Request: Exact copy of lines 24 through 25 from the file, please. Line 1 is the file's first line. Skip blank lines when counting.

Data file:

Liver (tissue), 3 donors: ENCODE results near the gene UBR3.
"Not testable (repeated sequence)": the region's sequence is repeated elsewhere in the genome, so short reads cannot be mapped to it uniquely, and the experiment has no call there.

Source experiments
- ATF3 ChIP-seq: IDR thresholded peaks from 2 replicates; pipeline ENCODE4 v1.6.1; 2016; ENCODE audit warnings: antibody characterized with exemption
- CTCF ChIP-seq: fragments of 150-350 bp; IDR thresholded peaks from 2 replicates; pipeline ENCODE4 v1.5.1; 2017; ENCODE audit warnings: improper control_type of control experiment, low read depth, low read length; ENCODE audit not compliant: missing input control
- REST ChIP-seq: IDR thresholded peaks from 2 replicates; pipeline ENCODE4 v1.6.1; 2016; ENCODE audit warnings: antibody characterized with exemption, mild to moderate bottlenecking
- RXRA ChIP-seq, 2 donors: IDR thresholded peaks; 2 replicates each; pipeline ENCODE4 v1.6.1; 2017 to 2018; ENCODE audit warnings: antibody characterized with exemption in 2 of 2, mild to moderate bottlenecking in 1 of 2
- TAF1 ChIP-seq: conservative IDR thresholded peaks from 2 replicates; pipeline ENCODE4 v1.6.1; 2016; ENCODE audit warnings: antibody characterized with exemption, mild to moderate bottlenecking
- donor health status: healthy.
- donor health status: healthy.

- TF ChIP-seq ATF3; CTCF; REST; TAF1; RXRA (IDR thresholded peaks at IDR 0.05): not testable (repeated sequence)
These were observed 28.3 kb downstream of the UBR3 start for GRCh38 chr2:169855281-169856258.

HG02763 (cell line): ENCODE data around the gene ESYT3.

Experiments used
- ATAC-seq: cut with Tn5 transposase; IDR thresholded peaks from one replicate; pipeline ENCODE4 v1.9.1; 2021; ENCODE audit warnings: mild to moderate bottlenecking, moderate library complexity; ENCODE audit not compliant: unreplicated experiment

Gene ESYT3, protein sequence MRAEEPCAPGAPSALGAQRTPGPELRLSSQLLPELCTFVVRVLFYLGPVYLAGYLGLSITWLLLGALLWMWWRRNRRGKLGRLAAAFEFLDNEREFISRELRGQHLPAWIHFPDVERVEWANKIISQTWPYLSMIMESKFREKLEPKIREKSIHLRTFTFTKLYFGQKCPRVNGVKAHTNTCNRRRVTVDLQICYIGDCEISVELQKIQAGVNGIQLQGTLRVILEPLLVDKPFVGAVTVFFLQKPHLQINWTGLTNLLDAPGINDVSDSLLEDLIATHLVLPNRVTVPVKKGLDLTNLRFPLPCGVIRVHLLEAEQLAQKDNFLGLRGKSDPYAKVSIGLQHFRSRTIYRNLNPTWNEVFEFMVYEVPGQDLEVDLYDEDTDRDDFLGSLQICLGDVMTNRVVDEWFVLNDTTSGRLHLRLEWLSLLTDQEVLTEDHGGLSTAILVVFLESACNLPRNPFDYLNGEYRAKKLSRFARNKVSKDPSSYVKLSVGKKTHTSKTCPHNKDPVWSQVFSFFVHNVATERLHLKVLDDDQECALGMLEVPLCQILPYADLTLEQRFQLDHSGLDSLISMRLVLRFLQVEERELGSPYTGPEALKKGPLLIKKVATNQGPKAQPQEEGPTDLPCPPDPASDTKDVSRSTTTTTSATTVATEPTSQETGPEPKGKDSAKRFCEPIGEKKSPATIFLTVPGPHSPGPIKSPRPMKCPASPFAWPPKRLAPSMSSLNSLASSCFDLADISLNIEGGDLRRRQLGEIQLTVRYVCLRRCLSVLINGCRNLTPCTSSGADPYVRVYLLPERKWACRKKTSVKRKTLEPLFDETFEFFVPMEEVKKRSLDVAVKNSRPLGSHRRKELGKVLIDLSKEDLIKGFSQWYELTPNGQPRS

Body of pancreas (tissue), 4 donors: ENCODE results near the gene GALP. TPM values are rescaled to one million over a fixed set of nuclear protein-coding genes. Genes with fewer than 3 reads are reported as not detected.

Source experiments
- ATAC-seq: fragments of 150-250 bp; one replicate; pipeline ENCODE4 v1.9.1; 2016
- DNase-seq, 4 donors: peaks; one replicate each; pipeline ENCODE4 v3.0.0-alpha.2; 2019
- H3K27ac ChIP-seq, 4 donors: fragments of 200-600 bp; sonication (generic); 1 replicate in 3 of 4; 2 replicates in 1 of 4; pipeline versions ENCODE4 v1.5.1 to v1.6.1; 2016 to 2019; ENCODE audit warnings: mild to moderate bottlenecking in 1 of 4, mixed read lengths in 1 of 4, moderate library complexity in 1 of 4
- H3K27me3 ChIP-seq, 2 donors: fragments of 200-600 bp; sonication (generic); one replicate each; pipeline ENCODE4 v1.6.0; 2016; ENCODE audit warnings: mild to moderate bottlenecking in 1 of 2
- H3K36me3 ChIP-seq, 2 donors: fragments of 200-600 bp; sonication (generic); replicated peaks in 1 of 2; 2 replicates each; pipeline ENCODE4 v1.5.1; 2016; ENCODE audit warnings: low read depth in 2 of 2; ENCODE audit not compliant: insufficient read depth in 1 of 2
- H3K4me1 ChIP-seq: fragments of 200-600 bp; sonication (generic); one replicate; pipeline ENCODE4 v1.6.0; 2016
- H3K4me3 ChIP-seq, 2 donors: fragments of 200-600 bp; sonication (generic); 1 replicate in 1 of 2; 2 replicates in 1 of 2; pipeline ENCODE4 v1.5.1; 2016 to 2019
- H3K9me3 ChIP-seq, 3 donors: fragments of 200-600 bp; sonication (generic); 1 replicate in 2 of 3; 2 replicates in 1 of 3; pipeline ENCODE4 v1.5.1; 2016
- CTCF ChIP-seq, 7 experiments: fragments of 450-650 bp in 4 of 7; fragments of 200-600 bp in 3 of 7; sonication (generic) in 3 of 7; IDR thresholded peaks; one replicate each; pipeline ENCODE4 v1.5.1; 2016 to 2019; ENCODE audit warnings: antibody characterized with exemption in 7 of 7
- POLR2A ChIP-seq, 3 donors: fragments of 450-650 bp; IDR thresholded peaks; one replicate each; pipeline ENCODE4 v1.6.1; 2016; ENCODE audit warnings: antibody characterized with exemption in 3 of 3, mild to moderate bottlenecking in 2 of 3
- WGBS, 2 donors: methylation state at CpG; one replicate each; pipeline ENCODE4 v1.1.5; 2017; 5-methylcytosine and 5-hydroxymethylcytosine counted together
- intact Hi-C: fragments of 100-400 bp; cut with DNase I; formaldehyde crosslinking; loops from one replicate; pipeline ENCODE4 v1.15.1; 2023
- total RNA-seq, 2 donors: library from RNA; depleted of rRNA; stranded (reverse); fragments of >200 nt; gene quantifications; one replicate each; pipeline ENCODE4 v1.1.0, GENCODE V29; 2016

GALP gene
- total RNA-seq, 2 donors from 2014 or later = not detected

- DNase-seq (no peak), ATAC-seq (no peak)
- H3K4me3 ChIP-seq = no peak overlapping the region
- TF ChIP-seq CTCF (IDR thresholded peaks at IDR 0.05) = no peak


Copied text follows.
- H3K4me1 ChIP-seq: fragments of 200-600 bp; sonication (generic); one replicate; pipeline ENCODE4 v1.6.0; 2016
- H3K4me3 ChIP-seq, 2 donors: fragments of 200-600 bp; sonication (generic); 1 replicate in 1 of 2; 2 replicates in 1 of 2; pipeline ENCODE4 v1.5.1; 2016 to 2019